THE BLOG

Q&A: Putting African Communities in Charge of Wildlife Protection

02/03/2015 09:51 am ET | Updated Apr 05, 2015

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Adin Tapicha feeds orphaned southern white rhinos at the Lewa Wildlife Conservancy in Northern Kenya (© 2013 Ami Vitale)

Ian Craig grew up in a family that -- unusual for African ranchers of the time -- valued wildlife on their ranch in northern Kenya. In the 1980s, the Craigs helped establish a black rhinoceros sanctuary on their property after poachers had brought rhino populations nearly to the point of extinction.

That rhino sanctuary evolved into the Lewa Wildlife Conservancy, a 62,000-acre nature reserve that is home to some of Africa's most endangered species, including the black rhino and the Grevy's zebra. Recognizing that his family's efforts would only succeed in the long term if local communities embraced wildlife protection, in 2004 Ian co-founded the Northern Rangelands Trust (NRT), which equips and empowers community conservancies to improve their own lands and livelihoods. NRT now includes 27 member conservancies covering nearly 12,000 square miles of important wildlife habitat.

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Ian Craig of the Lewa Conservancy meeting with rangers at Biligo Bulesa Conservancy (© 2008 Suzi Eszterhas)

I recently spoke with Ian on the occasion of the new PBS series EARTH: A New Wild, which explores people's relationship with wildlife in some of the planet's most spectacular places, including northern Kenya.

Mark Tercek: What does Northern Rangelands Trust do?

Ian Craig: The Northern Rangelands Trust brings marginalized communities into front-line conservation in Northern Kenya. We incentivize conservation through a combination of social welfare, economic and environmental programs.

Mark Tercek: What makes Kenya's Northern Rangelands unique?

Ian Craig: The organization is unique in its level of community leadership through the elected Council of Elders. We resolve local issues through a combination of home grown solutions and world-class management systems and planning.

Mark Tercek: All of your wildlife can cause conflicts with people. How do you balance the needs of both people and wildlife?

Ian Craig: Having evolved from a private-sector background, NRT uses innovative conservation approaches to human-wildlife conflict. For example, new mobile predator-proof livestock enclosures ensure that lions are no longer a threat to cattle ranchers. Low-cost electric fencing prevents elephants from raiding crops. NRT has been able to apply these lessons across the wider North Kenyan landscape, resulting in a significant reduction in conflict and associated politics.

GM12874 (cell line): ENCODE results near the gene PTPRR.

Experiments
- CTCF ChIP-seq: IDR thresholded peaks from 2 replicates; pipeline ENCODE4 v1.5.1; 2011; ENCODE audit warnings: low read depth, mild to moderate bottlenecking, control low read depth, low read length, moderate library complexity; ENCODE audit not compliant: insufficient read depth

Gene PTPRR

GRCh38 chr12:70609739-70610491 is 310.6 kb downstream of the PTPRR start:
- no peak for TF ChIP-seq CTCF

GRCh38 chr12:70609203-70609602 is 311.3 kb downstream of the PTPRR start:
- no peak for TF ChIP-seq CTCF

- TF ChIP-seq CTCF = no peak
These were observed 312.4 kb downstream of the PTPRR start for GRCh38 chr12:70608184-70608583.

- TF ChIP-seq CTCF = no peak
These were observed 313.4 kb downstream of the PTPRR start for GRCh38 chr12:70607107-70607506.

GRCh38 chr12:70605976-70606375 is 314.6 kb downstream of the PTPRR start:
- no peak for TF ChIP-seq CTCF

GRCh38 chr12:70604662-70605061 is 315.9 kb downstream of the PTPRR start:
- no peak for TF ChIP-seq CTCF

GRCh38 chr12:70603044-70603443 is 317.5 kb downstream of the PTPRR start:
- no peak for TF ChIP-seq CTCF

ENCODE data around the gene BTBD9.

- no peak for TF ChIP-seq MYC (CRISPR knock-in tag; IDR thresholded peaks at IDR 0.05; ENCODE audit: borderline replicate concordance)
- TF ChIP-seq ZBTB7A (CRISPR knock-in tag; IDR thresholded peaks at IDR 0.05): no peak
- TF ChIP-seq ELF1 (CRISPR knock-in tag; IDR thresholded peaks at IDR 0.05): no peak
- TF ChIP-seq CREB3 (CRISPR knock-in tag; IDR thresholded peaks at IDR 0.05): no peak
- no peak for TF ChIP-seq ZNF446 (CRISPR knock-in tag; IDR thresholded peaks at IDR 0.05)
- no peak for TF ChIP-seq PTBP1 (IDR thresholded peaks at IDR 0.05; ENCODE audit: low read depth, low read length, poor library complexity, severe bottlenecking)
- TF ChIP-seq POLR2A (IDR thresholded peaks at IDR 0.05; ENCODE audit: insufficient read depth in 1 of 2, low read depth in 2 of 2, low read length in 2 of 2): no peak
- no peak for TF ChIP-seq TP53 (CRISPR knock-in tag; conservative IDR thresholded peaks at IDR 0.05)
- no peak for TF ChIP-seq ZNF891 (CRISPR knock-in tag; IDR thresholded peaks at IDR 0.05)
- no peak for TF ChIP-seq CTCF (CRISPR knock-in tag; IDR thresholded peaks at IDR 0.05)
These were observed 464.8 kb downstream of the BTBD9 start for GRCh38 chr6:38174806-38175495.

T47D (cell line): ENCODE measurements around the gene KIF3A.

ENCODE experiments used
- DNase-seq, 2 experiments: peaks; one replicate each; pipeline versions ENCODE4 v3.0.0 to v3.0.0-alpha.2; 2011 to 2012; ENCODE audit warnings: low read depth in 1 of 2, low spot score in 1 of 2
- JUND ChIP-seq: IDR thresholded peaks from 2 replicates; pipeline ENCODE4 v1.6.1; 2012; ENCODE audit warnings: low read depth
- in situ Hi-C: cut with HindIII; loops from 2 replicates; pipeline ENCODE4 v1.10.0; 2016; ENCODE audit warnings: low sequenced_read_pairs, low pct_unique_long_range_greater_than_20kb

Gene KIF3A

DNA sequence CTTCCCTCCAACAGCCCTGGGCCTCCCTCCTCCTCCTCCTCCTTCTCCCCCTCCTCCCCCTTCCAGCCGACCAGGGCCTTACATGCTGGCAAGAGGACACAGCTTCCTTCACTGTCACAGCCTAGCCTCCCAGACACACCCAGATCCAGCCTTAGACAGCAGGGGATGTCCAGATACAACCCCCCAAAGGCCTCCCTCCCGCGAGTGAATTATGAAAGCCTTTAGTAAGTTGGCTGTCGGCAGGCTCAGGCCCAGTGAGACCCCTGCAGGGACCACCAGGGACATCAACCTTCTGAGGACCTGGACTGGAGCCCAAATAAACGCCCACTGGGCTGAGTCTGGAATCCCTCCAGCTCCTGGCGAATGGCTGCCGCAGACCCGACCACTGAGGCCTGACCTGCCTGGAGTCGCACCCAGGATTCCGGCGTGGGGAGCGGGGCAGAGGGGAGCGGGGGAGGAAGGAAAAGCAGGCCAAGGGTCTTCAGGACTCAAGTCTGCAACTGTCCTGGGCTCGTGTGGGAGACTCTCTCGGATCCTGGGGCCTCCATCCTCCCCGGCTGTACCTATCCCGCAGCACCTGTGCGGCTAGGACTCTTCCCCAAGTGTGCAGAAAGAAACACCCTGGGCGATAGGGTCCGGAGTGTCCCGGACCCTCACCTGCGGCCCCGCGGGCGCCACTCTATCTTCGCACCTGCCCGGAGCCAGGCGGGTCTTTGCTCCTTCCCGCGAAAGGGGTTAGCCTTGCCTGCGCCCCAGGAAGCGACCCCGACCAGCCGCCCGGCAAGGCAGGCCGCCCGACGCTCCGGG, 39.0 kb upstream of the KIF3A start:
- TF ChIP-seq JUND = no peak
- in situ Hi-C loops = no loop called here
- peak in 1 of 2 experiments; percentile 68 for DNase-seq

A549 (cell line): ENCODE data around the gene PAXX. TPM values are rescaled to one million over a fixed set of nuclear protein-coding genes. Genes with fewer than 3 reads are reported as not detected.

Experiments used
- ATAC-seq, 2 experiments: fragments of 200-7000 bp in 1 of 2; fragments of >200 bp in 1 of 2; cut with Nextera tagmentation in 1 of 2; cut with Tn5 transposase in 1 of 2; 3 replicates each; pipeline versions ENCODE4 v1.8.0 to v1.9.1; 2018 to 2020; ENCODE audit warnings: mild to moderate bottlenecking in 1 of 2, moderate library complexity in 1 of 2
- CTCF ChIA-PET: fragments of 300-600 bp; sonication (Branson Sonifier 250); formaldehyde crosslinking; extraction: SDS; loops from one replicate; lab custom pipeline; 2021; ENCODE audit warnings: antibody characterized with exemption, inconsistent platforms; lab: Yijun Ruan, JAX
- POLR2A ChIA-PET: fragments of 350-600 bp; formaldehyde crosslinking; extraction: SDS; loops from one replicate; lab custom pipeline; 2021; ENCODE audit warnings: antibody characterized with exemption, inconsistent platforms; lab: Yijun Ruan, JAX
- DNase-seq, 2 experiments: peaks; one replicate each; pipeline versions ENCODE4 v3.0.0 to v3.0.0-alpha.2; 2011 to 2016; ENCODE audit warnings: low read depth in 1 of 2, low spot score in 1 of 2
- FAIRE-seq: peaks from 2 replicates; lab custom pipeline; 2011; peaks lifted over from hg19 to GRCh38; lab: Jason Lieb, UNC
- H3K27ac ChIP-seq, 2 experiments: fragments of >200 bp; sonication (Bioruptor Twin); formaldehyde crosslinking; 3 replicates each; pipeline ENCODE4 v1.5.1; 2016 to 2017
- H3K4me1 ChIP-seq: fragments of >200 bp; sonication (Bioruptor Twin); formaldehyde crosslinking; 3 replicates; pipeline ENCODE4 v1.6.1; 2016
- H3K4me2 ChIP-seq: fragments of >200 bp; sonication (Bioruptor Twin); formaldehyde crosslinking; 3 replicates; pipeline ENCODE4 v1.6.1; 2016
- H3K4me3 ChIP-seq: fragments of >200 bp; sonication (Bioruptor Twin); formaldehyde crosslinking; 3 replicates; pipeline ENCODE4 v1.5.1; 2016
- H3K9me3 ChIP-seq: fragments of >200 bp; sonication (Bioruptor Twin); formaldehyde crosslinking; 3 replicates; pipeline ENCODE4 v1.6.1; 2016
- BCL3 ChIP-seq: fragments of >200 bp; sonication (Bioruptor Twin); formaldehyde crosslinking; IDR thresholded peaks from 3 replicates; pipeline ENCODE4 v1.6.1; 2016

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Samburu school at West Gate Conservancy in Kenya (© 2013 Ami Vitale)

Mark Tercek: Lewa supports local education and health projects. How is that leading to better conservation?

Ian Craig: Conservation across much of Africa was often seen historically as "wealthy man's turf" or a government responsibility. This is changing as communities see the benefits conservation can have for individual families. Lewa was a pioneer in this field in Northern Kenya, bringing peace, clean water, education and health care in as essential pieces of a broad conservation plan. This has significantly changed the perception and politics of conservation, which is now seen nationally as a means of improving social welfare, providing employment and increasingly new economic opportunities.

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A young African bush elephant at the Lewa Wildlife Conservancy in Northern Kenya (© 2013 Ami Vitale)

Mark Tercek: Africa's poaching crisis is getting a lot of attention. What's working? What's not? What do you think needs to be done right away?

Ian Craig: The engagement by communities in protecting elephants is working well. Well-trained and resourced community-policing teams over past three years have reduced poaching in Northern Kenya by 47 percent when judged on the percentage of illegally killed elephants (PIKE).

Yet poaching continues out of control where National Wildlife Authorities, through poor management and corruption, are allowing the current crisis to continue. A colleague just last night reported 14 elephants recently killed within the national protected area in which he is working in southern Africa.

In the short term we have to continue to work on supporting field law enforcement. But until the market demand is reduced, this problem will never go away; all our current approaches are but short-term fixes, with the long-term solution being making ivory a totally distasteful object unacceptable within any society.

Mark Tercek: What's your vision for Kenya's Northern Rangelands 50 years from now?

Ian Craig: I would like to see conservation being a key part of national land-use plans and philosophically ingrained into local development thinking, with wildlife and livestock seen as equal wealth providers. I envision a mosaic of interconnected land management options, led by government, communities and the private sector.

Mark Tercek: Ever had a too-close wildlife encounter?

Ian Craig: I work for wildlife. If I get too close, it's my fault, and I'm still here!